Elias Khoury: Gate of the Sun

October 4, 2021

Gate of the Sun is a steady stream of sorrow flowing for five hundred and thirty one pages.

I can stop there.

But I feel that I have to warn you about those indelible and heartrending parts where a crying baby is suffocated to death to keep him silent so that he would not endanger an entire group; about the pregnant wife of a fedayeen who had to claim she was an immoral woman to protect her husband and keep his whereabouts secret; or of that woman who did not weep with her eyes but with everything inside her… and what if I told you that this novel was inspired by real dialogues between Palestinian exiles and Khoury? I am not sure how my heart was able to bear it.

At this point, you would probably begin to think that this book undoubtedly demonizes Israel. But therein lies the beauty of this magnum opus — despite all the pain it recounts — it does not.

In an interview conducted by an Israeli publication, Khoury articulated, “When I was working on this book, I discovered that the ‘other’ is the mirror of the I. And given that I am writing about half a century of Palestinian experience, it is impossible to read this experience otherwise than in the mirror of the Israeli ‘other.’ Therefore, when I was writing this novel, I put a lot of effort into trying to take apart not only the Palestinian stereotype but also the Israeli stereotype as it appears in Arab literature and especially in the Palestinian literature… The Israeli is not only the policeman or the occupier, he is the ‘other,’ who also has a human experience, and we need to read this experience. Our reading of their experience is a mirror to our reading of the Palestinian experience.”

I think this is important because if this attitude can be applied to one of the most divisive issues in the world, then we can certainly attempt this in our own personal or national conflicts.

We also see this thought being explored in the novel through Khalil, the narrator: “This secret is the mirror. I know no one will agree with me, and they’ll say I talk like this because I’m afraid, but it’s not true. If you’re afraid, you don’t say your enemy is your mirror, you run away from him.”

“But let’s look in the mirror… I confess I’m scared. I’m scared of a history that has only one version. History has dozens of versions, and for it to ossify into one leads only to death. We mustn’t see ourselves only in their mirror, for they’re prisoners of one story, as though the story had abbreviated and ossified them.”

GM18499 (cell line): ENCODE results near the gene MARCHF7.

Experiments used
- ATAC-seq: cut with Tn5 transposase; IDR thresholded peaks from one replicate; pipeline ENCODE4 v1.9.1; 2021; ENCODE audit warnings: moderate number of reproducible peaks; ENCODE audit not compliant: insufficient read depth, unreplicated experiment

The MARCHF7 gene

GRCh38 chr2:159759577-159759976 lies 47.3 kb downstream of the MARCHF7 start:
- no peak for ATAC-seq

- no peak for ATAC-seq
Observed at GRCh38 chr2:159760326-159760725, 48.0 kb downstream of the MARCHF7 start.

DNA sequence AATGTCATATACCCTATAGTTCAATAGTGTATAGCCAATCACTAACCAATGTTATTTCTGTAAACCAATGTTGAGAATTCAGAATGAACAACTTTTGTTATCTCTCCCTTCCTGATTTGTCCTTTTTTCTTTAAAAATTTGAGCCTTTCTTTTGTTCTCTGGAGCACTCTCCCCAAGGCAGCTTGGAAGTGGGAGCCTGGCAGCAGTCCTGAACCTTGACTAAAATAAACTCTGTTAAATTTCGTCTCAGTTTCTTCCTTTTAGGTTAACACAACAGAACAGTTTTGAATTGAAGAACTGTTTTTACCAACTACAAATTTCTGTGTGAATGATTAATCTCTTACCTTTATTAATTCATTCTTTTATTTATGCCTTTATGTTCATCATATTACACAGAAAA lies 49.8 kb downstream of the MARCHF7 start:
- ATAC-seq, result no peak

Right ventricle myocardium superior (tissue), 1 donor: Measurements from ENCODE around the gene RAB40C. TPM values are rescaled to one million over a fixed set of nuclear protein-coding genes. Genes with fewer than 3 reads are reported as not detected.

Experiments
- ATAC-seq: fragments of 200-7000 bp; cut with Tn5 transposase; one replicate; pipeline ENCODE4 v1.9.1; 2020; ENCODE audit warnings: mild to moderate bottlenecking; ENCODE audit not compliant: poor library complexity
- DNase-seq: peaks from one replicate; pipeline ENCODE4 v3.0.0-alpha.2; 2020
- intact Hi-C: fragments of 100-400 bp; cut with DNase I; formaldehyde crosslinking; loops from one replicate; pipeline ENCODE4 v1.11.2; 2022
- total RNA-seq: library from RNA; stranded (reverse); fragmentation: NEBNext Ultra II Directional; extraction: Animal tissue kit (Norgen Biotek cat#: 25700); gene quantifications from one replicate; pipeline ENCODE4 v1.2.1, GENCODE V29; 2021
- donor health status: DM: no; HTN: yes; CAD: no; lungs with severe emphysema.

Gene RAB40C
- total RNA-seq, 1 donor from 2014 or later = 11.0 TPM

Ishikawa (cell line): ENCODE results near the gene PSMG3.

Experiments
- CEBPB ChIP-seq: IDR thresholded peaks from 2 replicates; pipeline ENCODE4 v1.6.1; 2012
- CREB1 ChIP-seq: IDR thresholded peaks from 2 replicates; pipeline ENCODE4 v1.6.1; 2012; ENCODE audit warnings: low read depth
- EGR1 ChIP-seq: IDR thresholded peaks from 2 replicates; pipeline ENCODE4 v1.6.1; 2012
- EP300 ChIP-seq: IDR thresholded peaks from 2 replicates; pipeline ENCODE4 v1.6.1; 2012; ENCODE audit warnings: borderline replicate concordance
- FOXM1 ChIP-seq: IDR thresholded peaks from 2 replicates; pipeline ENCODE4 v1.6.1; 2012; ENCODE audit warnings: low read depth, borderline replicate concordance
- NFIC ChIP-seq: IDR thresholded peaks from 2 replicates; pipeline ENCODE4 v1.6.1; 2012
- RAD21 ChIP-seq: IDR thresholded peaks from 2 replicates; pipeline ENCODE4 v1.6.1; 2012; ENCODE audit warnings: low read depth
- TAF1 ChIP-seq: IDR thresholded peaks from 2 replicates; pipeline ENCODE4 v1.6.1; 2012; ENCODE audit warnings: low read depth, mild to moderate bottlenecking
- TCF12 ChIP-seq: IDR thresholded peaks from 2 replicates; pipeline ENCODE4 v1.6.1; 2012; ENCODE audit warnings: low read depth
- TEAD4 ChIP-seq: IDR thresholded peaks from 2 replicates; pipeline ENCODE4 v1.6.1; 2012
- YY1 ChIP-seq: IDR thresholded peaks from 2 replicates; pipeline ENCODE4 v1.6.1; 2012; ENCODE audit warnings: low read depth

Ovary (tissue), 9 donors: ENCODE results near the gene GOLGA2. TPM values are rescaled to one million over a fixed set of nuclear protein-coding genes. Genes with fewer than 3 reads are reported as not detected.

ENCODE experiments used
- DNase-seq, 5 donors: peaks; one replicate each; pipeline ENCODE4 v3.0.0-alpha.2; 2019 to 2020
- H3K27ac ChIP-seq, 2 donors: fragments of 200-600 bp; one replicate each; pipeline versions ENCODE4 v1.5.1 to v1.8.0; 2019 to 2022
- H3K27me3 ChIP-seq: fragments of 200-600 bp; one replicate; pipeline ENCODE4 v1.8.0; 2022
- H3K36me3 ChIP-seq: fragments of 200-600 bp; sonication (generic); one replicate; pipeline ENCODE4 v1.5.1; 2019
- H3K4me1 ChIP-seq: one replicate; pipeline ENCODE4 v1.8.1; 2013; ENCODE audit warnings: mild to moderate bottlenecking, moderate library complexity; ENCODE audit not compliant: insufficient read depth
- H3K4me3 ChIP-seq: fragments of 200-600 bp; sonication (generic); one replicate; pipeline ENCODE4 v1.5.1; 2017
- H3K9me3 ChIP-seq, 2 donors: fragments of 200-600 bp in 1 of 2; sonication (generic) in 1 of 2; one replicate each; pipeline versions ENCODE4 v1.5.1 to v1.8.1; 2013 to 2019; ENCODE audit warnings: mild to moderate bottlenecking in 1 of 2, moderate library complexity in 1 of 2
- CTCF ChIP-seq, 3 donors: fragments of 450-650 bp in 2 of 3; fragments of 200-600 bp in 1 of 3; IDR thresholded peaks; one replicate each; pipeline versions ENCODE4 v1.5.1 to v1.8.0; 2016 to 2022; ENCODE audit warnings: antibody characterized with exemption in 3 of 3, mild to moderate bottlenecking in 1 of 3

That last sentence hints at the Holocaust, the forceful catalyst — forgive this terrible oversimplification — that led to the Palestinian exodus. Not blind to the faults of the Palestinians, it also asks this difficult question, “Are we imitating our enemies, or are they imitating their executioners?”

“𝐈𝐟 𝐲𝐨𝐮 𝐝𝐨𝐧’𝐭 𝐫𝐞𝐬𝐩𝐞𝐜𝐭 𝐭𝐡𝐞 𝐥𝐢𝐯𝐞𝐬 𝐨𝐟 𝐨𝐭𝐡𝐞𝐫𝐬, 𝐲𝐨𝐮 𝐝𝐨𝐧’𝐭 𝐡𝐚𝐯𝐞 𝐭𝐡𝐞 𝐫𝐢𝐠𝐡𝐭 𝐭𝐨 𝐝𝐞𝐟𝐞𝐧𝐝 𝐲𝐨𝐮𝐫 𝐨𝐰𝐧.”

_ _ _

With the anticipated announcement of the Nobel Prize in Literature on October 7, several people have asked about my projected winner. Aside from thinking myself unqualified to make such a projection, I answered by saying that I’m probably the wrong person to ask because my picks are unlikely to be chosen, because they are not safe choices — Elias Khoury or Nawal El-Saadawi, but she passed away earlier this year, so that leaves Khoury.

But I hope people will not have to wait for Khoury to be awarded the Nobel before they start reading him. After each novel, the Lebanese always leave me asking incredulously, “How was it possible to write a novel that way?!” And yet, Gate of the Sun seems to be the pinnacle of all the Lebanese works I’ve encountered.

Khoury draws the drapes from an incredible window to a way of seeing and storytelling unknown to most of us.

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